A trailblazer in the financial world was Oonah Keogh (also spelt as Una and Oonagh at various times). The first mention of Oonah in our St. Mary’s records is when she took the part of Clara in the Little School’s production of Uncle Jack in 1913 Peeps magazine. She was following in the footsteps of her sisters, at least four of her sisters were educated at St. Mary's. The only other mention of Oonah as a pupil in Peeps is when she was appointed as a prefect in October 1922 in what must have been her final year here.

Oonah wasted no time after leaving St. Mary’s in carving out her own path in life. After travelling in Africa and Europe, she joined her father’s successful company ‘Joseph Keogh and Company Stockbrokers’. In May 1925, she applied to join the Dublin Stock Exchange and was admitted after a short deliberation by the committee. In what was a case of perfect timing, she benefitted from the ‘Irish Free State Constitution Act’ which prohibited discrimination against women. There would not be a female member of the other major stock exchanges in New York and London until 1967 and 1973. That is not to say she had full access, in those days much trading happened in social situations from which she was still excluded. Old Princethorpians were proud of her achievements and an article appears in the 1926 Peeps magazine chronicling her success, including this photograph of her.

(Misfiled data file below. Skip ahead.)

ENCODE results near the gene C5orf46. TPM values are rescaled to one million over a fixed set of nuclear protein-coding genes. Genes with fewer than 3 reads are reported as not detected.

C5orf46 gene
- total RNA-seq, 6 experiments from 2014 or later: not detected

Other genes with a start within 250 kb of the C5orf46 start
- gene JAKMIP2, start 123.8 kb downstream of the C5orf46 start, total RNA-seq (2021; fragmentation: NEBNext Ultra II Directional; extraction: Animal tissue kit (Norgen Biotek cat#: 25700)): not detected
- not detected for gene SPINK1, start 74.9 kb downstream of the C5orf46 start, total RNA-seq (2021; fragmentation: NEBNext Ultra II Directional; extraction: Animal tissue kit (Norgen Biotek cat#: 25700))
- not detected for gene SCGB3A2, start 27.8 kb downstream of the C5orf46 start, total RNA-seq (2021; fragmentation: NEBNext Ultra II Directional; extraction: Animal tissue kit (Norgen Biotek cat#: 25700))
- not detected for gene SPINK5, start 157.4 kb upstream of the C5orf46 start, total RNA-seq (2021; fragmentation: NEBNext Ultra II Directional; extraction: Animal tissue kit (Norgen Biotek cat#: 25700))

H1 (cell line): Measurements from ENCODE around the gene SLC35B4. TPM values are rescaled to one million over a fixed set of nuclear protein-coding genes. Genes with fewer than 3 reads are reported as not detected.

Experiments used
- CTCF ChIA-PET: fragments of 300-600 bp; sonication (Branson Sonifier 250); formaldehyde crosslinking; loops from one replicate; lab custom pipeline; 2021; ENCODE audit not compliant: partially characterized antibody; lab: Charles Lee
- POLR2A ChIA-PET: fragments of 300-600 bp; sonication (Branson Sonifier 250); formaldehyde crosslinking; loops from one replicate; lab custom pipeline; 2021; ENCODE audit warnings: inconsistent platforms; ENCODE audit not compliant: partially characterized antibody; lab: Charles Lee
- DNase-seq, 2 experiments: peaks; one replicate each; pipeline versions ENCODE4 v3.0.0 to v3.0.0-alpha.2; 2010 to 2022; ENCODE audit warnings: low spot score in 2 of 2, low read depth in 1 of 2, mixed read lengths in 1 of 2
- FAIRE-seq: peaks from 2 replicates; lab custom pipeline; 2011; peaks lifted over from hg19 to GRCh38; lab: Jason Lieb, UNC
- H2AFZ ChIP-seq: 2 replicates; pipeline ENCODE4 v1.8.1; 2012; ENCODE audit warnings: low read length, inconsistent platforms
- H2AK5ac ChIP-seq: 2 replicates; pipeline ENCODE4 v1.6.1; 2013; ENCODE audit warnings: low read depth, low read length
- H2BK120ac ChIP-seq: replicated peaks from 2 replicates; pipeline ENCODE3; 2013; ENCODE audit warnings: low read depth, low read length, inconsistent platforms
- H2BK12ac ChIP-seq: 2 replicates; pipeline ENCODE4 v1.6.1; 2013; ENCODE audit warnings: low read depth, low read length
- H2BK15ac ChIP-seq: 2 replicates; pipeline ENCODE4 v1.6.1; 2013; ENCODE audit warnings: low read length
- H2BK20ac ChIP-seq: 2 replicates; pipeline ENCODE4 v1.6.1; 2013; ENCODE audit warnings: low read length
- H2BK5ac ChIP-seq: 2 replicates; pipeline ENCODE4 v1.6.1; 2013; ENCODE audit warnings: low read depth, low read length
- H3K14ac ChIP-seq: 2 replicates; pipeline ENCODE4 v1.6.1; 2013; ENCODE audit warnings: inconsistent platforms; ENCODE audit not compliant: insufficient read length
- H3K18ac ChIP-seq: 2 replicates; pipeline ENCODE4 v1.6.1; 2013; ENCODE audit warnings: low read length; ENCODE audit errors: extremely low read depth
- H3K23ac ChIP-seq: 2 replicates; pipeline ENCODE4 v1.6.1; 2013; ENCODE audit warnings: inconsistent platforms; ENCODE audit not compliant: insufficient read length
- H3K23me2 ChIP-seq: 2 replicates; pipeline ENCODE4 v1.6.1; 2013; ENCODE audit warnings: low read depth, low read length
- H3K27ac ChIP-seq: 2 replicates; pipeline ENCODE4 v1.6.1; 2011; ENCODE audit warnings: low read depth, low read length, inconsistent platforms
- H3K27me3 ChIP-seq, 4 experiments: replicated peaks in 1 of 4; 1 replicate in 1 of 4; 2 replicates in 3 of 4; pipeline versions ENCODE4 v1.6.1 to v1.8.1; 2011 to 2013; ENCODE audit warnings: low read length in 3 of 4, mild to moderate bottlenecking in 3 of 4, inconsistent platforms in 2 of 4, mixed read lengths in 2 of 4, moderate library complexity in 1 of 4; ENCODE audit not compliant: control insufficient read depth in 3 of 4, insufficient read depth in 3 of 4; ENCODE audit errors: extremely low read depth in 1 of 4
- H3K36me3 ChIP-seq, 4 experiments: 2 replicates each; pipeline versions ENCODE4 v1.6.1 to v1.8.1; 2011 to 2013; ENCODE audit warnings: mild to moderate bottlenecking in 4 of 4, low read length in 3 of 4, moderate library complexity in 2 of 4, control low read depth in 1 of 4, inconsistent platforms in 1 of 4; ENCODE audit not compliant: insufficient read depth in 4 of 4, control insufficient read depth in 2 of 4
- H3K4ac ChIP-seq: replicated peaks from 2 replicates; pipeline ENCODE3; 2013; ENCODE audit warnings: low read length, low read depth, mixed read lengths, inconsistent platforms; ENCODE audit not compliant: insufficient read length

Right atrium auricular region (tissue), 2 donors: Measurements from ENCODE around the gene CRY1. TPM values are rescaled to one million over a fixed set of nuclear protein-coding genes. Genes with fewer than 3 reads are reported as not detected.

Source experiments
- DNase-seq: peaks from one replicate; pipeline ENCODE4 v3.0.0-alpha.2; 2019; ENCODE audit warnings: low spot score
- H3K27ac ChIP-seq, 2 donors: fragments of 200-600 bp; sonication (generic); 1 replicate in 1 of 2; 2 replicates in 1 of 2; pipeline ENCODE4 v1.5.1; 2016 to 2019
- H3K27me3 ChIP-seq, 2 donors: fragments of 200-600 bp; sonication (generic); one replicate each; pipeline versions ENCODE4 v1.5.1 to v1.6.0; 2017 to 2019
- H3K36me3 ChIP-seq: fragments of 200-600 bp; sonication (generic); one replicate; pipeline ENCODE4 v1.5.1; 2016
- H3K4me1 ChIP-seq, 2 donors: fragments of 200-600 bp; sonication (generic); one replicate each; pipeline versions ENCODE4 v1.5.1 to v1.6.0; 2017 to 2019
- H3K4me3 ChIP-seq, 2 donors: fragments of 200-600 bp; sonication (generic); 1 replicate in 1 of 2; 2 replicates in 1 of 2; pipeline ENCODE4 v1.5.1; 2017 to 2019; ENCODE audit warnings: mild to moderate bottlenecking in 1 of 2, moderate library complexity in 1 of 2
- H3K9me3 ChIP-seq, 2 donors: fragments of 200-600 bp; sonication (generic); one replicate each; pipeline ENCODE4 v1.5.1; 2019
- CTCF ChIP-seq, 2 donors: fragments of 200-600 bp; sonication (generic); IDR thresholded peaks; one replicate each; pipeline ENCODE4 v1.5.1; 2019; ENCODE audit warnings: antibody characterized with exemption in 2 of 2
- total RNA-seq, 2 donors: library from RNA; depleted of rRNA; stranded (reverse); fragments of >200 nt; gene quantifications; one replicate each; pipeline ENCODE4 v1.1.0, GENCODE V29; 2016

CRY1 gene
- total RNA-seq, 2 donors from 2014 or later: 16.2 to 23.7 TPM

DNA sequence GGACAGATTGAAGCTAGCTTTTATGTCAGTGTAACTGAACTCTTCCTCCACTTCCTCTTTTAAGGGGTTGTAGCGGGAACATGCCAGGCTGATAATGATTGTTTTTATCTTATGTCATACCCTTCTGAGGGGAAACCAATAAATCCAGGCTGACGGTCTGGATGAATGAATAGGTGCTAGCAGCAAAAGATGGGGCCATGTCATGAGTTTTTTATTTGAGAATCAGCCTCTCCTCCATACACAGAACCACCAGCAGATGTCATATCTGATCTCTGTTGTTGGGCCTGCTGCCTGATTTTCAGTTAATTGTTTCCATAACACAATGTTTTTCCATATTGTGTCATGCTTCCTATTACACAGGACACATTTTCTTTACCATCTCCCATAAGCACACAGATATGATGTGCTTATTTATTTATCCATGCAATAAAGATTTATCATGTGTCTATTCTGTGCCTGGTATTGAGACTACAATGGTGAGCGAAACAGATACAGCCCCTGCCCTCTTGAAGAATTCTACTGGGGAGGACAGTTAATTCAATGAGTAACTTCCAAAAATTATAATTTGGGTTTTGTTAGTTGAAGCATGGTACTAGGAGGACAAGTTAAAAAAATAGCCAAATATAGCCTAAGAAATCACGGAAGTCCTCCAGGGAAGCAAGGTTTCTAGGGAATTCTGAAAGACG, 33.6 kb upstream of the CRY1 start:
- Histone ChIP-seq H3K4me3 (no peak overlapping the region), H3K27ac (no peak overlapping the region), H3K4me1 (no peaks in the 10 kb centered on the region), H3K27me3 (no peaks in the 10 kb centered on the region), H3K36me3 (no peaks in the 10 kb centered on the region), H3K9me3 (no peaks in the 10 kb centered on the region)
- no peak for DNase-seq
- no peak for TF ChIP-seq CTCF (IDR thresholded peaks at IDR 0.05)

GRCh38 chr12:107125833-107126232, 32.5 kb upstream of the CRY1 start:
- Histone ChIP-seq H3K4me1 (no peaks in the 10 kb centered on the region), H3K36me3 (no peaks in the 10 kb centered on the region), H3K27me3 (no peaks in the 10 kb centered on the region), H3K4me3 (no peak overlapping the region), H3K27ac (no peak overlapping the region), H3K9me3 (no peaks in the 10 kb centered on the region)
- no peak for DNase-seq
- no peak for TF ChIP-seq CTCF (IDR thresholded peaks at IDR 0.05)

Photograph published in Peeps 1926 showing Oonah Keogh (SMP.27.3.12)